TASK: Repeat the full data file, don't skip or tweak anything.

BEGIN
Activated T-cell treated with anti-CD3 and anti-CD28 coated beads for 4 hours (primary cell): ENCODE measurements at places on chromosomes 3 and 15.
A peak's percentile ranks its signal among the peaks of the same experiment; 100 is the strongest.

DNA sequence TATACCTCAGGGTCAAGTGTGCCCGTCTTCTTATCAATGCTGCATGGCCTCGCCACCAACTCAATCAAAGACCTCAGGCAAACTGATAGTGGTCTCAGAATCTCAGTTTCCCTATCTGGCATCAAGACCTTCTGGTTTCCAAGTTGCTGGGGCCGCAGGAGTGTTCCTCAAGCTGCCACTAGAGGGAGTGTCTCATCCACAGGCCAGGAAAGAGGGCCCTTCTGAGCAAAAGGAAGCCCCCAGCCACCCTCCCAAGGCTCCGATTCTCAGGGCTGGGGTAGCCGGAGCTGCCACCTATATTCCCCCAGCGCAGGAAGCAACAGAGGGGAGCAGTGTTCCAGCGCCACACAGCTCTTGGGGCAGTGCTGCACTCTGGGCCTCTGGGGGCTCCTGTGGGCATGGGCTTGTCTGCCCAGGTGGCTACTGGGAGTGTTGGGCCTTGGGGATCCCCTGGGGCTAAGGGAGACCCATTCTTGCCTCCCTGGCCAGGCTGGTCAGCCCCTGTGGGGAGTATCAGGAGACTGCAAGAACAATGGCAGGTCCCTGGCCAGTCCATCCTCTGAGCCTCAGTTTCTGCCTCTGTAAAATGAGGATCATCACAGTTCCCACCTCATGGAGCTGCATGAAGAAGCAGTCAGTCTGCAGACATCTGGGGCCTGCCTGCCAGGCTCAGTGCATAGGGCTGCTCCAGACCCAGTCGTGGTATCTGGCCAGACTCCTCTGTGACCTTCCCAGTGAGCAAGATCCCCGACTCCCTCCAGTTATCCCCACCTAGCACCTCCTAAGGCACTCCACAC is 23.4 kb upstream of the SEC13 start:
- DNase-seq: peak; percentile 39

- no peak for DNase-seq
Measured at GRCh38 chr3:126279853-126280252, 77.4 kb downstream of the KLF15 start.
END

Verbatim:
Activated T-cell treated with anti-CD3 and anti-CD28 coated beads for 4 hours (primary cell): ENCODE measurements at places on chromosomes 3 and 15.
A peak's percentile ranks its signal among the peaks of the same experiment; 100 is the strongest.

DNA sequence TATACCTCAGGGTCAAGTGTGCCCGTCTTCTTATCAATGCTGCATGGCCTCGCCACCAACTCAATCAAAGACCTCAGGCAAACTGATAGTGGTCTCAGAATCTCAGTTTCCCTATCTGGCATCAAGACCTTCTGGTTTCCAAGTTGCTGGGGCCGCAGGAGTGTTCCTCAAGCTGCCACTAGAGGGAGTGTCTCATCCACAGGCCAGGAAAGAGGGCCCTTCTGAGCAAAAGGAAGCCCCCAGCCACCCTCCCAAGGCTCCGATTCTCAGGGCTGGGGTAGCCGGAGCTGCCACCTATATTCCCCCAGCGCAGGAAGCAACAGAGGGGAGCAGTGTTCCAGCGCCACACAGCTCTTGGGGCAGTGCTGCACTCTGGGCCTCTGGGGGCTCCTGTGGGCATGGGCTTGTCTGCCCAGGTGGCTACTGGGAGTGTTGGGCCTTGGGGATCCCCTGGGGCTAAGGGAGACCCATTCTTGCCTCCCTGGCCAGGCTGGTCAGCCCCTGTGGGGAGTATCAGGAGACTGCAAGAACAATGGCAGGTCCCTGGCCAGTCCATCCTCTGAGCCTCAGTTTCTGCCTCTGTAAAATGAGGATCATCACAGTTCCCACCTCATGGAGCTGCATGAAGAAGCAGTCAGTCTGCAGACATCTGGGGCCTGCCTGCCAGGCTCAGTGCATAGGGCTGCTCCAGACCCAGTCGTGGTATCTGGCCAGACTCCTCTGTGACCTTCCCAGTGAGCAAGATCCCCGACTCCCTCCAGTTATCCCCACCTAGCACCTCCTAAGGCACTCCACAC is 23.4 kb upstream of the SEC13 start:
- DNase-seq: peak; percentile 39

- no peak for DNase-seq
Measured at GRCh38 chr3:126279853-126280252, 77.4 kb downstream of the KLF15 start.